And that’s not even really telling the whole story. The majority of that spike came in just two trading days, Friday and Monday. It tripled in value during those two trading days on a rumor that iBio was a manufacturing partner for Mapp Pharmaceuticals, the company that produces ZMapp, an experimental drug in development that was tested in West Africa and saw positive results.
The rumor may or may not be true. Caliber Biotherapeutics and iBio partnered in February of last year to use iBio’s proprietary iBioLaunch technology in the manufacturing of drugs. So, when it leaked that the government was in talks with Caliber to help Mapp Pharmaceuticals ramp up production of ZMapp, speculation on iBio stock shot through the roof.
However, as some have pointed out, the ZMapp production involves using genetically modified mammalian cells from the ovaries of Chinese hamsters (speaking of irrational fear, that sentence is terrifying) while iBio’s site states that the company works with a plant-based platform. Developing ZMapp, a drug that combines three monoclonal antibodies, does involve injecting a virus into tobacco leaves, though, so it’s hard to say.
Either way, the company suffered a huge setback Tuesday, much like its compatriots in the Ebola space. Shares tumbled nearly 50%, meaning that after the massive run of the two days prior that took shares as high as $2.73 apiece for a new 52-week high (and a new 128-week high, give or take), the stock was back under $1.30 a share. That’s still about double where it was prior to Friday, but certainly a sign that one shouldn’t take its newfound valuation without a serious grain of salt.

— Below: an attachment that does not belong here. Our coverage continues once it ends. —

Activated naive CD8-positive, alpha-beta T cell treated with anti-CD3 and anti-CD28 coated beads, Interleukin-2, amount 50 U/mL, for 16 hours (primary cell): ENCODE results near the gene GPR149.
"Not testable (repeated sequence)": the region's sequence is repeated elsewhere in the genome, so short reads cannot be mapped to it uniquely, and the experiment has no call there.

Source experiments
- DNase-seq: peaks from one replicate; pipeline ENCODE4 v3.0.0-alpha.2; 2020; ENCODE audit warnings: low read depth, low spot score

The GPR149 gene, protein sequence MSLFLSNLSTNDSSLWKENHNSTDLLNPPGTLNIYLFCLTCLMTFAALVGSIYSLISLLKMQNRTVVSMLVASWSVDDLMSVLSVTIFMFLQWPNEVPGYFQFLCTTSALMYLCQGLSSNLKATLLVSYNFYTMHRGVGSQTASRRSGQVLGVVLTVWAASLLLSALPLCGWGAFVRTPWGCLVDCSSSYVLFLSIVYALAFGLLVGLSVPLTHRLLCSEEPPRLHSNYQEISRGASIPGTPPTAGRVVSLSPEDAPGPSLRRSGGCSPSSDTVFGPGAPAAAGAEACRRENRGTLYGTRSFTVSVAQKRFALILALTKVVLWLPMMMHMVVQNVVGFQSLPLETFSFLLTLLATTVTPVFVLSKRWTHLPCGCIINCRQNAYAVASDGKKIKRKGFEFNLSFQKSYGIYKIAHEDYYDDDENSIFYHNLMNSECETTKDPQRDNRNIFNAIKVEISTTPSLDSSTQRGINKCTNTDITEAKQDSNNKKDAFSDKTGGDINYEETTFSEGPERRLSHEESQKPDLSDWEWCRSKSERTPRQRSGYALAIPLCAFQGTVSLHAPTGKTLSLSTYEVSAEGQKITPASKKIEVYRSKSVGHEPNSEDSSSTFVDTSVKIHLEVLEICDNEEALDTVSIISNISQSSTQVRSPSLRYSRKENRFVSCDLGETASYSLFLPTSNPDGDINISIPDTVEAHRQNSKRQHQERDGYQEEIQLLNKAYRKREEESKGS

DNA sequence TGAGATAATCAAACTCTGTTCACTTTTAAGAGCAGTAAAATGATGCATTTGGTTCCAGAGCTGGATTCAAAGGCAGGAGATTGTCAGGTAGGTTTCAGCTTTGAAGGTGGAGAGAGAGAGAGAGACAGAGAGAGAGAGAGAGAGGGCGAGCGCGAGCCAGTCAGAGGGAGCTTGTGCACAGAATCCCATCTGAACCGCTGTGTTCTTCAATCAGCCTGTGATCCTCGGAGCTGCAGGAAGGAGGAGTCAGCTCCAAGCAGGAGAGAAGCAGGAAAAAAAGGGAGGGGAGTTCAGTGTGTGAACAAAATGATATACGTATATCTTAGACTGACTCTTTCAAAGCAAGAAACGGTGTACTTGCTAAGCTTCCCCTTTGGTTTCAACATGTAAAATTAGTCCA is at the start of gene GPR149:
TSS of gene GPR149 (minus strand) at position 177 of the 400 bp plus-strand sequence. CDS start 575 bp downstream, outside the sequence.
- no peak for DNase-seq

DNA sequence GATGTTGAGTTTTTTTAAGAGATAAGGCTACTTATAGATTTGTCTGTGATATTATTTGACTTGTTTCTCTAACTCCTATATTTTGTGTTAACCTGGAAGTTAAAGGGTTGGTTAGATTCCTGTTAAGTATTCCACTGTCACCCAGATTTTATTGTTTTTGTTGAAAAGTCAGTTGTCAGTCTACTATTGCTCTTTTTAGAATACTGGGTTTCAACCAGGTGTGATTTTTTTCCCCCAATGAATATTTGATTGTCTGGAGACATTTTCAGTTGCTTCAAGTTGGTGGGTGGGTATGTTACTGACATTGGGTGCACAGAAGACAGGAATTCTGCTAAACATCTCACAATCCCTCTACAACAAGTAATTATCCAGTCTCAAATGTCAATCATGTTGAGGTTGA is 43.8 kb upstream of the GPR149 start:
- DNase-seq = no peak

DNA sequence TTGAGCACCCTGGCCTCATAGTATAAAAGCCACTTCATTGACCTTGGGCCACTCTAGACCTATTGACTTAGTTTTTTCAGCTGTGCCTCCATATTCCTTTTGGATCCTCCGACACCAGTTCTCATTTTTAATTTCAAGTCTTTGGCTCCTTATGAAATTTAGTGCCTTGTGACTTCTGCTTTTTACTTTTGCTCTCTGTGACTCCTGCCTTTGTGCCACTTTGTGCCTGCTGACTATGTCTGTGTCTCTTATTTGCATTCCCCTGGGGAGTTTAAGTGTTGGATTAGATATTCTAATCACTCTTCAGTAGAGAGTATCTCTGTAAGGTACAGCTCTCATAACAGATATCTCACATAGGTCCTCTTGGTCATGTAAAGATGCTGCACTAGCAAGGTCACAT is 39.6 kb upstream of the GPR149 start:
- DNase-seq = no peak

Ebola Stocks May Not be Healthy in Long Run
Certainly, the current Ebola epidemic doesn’t appear to be going anywhere anytime soon. There are some tremendous obstacles to a coordinated-treatment effort in West Africa and it’s going to require a sustained and concerted effort from the international community that kicks off immediately to prevent this from becoming a far greater humanitarian disaster than it already is.
However, as for market speculation based on those companies that appear to have any sort of relation to Ebola treatments, it’s hard to see this as being sustainable. Suddenly, micro- and nano-cap companies are dramatically spiking in value and doing so at times that appear to indicate that the new valuations are based in part on the potential for an outbreak here in America.
So does this mean that if (when) the few isolated cases in the United States remain just that, few and isolated, these stocks are going to come crashing back to earth? It seems entirely possible. Because even if there are real reasons for these stocks to be on the rise, and there certainly appears to be, the level to which they’ve risen also seems to have a lot to do with wild speculation based on irrational fear. Certainly circumstances that could make a smart options trader to make a fortune in the short run, but possibly ones that also make a buy-and-hold approach less than prudent at the moment.